I don’t consider myself an author by any means, but I often contribute blogs or articles for our website. I think this is now the same for many other business people and individuals who like to comment on current news or give their opinion on issues affecting their business area.
Writers and bloggers often ask us:
How do I protect my work?
If you are a professional author then this question will be extremely important and understanding the role that copyright plays is fundamental. Our recent case study below gives a number of tips and pointers that may prove useful.
But even if you are just a casual writer, the protection afforded by copyright will be relevant. Copyright protects a number of creative works, including literary works such as books, newspaper and magazine articles, and blogs.
The good news is that copyright protection is free and automatic! There are no forms to complete and there are no fees to pay. Copyright will subsist in material as soon as it has been created. To qualify, the work must be original and be recorded in some manner, such as being written down. However, what copyright does not protect are mere ideas. So if you have an idea to write a story about a man eating shark or aliens invading the earth, then there is nothing stopping you, as the general idea behind a book cannot be protected, but your version can.
So, you have written your blog/story/article, who owns the copyright?
The first owner of the copyright will usually be the author, unless it was created in the course of employment, or there has been a contractual agreement to the contrary. For example, because I am employed by the IPO, anything I write as part of my ordinary course of duties does not belong to me. It belongs to the Crown as I am a government employee.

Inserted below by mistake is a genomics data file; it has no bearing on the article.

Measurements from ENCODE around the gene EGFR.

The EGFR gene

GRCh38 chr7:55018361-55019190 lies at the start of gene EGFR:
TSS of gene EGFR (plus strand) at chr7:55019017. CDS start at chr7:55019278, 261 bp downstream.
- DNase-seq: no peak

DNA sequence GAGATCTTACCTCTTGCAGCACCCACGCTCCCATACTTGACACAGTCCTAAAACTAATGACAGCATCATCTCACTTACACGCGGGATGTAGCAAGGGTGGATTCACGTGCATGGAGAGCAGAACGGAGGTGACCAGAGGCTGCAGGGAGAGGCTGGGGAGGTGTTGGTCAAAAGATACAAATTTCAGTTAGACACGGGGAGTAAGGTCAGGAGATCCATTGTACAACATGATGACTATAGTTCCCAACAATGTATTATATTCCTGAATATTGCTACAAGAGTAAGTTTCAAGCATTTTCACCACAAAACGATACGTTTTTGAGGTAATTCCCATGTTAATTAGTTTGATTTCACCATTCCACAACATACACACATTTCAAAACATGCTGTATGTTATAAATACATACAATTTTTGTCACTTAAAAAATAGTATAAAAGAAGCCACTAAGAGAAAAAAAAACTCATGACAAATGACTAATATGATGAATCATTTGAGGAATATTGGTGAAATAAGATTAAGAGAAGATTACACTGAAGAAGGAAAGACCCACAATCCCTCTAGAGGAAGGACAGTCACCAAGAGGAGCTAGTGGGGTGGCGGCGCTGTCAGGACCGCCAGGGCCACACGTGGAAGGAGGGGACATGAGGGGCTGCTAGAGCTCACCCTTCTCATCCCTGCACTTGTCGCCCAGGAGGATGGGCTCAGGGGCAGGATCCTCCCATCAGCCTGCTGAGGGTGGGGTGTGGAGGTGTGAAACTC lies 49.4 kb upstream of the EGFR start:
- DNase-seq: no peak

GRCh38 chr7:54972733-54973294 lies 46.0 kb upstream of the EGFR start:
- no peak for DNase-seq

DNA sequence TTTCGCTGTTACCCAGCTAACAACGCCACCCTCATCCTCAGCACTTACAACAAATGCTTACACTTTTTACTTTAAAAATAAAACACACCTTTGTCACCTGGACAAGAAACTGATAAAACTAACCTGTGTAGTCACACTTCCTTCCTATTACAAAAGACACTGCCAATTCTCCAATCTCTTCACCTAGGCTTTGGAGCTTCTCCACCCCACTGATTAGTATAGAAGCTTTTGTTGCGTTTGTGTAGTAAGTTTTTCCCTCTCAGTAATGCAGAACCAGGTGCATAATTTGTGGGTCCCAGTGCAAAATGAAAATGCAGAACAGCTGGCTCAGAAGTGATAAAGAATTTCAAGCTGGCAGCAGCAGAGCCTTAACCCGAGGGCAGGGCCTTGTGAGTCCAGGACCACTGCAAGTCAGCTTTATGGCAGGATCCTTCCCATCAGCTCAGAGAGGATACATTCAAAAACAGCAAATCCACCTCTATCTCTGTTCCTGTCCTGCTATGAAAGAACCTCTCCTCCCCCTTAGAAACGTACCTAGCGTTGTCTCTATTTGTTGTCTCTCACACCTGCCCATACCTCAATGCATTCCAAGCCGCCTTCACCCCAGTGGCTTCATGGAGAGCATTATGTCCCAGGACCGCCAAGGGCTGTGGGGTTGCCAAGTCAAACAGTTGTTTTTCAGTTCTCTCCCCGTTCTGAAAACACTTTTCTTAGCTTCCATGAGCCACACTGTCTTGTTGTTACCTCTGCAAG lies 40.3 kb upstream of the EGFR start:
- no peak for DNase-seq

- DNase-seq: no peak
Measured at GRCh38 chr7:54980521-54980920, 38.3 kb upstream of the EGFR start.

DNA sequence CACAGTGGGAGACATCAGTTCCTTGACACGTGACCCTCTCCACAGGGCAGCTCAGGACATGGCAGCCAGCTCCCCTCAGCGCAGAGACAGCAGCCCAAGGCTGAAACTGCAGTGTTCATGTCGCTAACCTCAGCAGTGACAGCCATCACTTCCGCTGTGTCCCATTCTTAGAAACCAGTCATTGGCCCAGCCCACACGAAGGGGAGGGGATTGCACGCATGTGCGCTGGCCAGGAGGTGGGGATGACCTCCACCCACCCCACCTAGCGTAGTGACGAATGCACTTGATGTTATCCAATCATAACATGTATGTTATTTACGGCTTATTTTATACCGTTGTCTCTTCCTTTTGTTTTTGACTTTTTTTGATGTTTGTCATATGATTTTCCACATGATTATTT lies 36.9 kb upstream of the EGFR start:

If you are an employee and write on behalf of your company then generally the copyright will belong to your employer. However, if you are a free-lancer then the copyright in anything you write will belong to you, unless you have agreed to transfer ownership in your contract.
Copyright allows you to prevent people from copying your work, distributing copies of it to the public(whether free of charge or for sale), renting or lending copies of your work, showing or playing your work in public, making an adaptation of your work or putting it on the internet without your permission.
Although you don’t have to, it makes good sense to mark your work with a copyright symbol (©), followed by the year the work was created and your name. This is not an essential requirement, but it does notify others that the author takes copyright issues seriously and may have a deterrent effect upon possible infringers.
We’ve recently created IP Basics – IP made easy, a new series of IP-based animations including the one below:
So, in a nutshell, keep being creative, keep writing those blogs and articles, but understand who owns them and how copyright can protect your work. And don’t forget that we are always looking for contributions for this site. If you have an IP related article/blog, or want to have your say, please get in touch.